Saskatchewan Government Insurance statistics show a record this year in impaired driving offences.
The province’s law enforcement stopped 497 impaired drivers, including 292 drivers who were charged with Criminal Code offences this July, according to SGI’s Traffic Safety Spotlight.
“While not an all-time record high, this is the most impaired driving offences in a single month so far this year,” SGI says in a press release.
Comparatively, SGI reported 319 Criminal Code impaired driving charges plus 163 suspensions in June.
Distracted driving in other forms has been a concern for SGI this summer. Other statistics from SGI in July include: 5,411 speeding or aggressive driving offences; and 375 tickets for not wearing a seatbelt or having a child improperly restrained.
Police also reported 581 offences in July (454 were for using a mobile device behind the wheel). Distracted driving still accounts for about one in five auto crash injuries in the province and is one of the leading causes of injury and death on Saskatchewan roads.
Here’s how these impaired driving stats compare to other provinces and cities:
In June, Nova Scotia RCMP charged 131 drivers with impaired related offences. 63 were charged with Impaired Operation of a Conveyance by Alcohol, eight were charged with Impaired Operation of a Conveyance by Drug, 9 were charged with Refusal of a Demand Made by a Peace Officer and 51 were issued driving suspensions for Operating a Conveyance While Having Consumed Alcohol.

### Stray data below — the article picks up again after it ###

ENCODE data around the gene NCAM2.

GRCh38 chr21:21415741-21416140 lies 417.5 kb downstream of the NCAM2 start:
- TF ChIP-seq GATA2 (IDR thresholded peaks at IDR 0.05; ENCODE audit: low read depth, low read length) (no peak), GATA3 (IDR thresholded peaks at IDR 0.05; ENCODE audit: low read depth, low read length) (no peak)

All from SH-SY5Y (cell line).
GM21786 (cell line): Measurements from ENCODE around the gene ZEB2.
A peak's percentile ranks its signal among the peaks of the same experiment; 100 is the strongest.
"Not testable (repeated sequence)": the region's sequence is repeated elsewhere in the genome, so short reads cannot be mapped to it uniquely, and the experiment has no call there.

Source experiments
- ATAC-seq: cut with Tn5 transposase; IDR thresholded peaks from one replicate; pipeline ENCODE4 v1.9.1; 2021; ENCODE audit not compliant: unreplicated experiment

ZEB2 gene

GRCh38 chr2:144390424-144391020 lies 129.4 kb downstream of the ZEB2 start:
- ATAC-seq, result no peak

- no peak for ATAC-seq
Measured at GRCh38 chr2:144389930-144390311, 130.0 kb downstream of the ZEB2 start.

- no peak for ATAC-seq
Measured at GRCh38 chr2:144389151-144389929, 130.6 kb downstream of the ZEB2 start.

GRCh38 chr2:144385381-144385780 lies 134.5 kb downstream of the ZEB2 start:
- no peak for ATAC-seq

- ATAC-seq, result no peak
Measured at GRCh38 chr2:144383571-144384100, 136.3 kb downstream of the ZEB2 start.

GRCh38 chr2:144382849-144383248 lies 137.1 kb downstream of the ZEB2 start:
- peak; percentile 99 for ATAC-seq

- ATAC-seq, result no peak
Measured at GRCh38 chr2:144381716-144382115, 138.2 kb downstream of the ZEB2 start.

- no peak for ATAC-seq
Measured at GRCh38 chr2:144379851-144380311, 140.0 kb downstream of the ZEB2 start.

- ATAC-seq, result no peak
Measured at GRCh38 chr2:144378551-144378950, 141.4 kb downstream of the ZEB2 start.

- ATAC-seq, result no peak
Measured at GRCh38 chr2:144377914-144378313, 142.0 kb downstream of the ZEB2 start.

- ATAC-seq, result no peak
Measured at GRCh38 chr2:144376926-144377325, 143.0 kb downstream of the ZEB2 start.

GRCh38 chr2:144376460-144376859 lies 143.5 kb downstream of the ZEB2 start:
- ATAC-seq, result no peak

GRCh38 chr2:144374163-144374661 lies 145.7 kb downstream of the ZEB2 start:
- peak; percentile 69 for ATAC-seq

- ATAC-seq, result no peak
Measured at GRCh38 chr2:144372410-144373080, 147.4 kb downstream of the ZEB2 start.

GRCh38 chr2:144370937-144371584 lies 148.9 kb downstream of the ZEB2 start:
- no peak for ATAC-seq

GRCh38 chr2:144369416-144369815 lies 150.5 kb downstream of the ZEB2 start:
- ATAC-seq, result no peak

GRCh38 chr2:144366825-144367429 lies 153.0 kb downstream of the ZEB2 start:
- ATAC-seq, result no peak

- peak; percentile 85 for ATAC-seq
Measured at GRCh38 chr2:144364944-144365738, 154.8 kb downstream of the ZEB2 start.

In July, the city of Ottawa saw 73 impaired drivers charged and 13 three-day licence suspensions for being in the warning range. Of the 73 impaired drivers, 11 refused to comply with a demand, 12 were charged with drug driving charges and 50 were charged with alcohol driving charges, according to a tweet by Ottawa police.
Over the Victoria Day long weekend between May 20 and 23rd, Alberta RCMP removed a total 165 impaired drivers from the roads. A further 2,804 traffic safety violation tickets were issued, with 1,280 motorists being written up for exceeding the speed limit, 74 for distracted driving and another 66 for the improper use of vehicle safety restraints.
Feature image by iStock.com/es2ufoto